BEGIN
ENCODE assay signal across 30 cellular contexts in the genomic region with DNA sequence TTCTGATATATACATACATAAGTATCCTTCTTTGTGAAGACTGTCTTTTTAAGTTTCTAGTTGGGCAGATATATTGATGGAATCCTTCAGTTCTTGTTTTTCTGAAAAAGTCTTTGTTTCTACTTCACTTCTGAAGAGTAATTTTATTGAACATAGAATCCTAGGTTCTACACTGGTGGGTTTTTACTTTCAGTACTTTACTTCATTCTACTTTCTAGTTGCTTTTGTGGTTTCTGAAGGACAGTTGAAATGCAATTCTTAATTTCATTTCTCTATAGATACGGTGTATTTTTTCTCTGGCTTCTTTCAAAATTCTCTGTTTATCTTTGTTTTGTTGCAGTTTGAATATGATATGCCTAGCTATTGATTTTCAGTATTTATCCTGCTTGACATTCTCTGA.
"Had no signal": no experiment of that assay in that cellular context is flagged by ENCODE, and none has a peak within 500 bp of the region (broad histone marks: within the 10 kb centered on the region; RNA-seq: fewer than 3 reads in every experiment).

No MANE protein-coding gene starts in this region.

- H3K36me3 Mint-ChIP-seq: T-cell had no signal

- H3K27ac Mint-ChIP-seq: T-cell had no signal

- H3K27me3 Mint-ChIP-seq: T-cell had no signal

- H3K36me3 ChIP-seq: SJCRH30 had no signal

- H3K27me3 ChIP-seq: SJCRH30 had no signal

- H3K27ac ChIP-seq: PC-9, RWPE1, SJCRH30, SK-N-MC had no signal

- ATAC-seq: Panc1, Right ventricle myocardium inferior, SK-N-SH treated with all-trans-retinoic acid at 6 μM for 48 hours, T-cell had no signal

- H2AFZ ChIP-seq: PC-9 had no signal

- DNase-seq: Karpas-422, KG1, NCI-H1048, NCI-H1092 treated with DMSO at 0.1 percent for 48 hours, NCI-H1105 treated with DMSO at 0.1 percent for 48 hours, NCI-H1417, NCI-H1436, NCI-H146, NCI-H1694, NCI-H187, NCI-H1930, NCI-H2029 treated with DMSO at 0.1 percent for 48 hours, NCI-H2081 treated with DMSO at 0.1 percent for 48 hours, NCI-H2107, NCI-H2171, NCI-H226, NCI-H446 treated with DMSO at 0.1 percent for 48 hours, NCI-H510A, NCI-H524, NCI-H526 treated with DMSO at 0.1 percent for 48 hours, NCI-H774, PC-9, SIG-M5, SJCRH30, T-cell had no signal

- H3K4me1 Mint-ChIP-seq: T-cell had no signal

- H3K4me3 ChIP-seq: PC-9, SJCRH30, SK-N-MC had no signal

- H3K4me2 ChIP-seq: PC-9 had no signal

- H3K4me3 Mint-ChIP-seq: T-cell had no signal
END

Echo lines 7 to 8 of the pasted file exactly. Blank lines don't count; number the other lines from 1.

- H3K36me3 ChIP-seq: SJCRH30 had no signal

- H3K27me3 ChIP-seq: SJCRH30 had no signal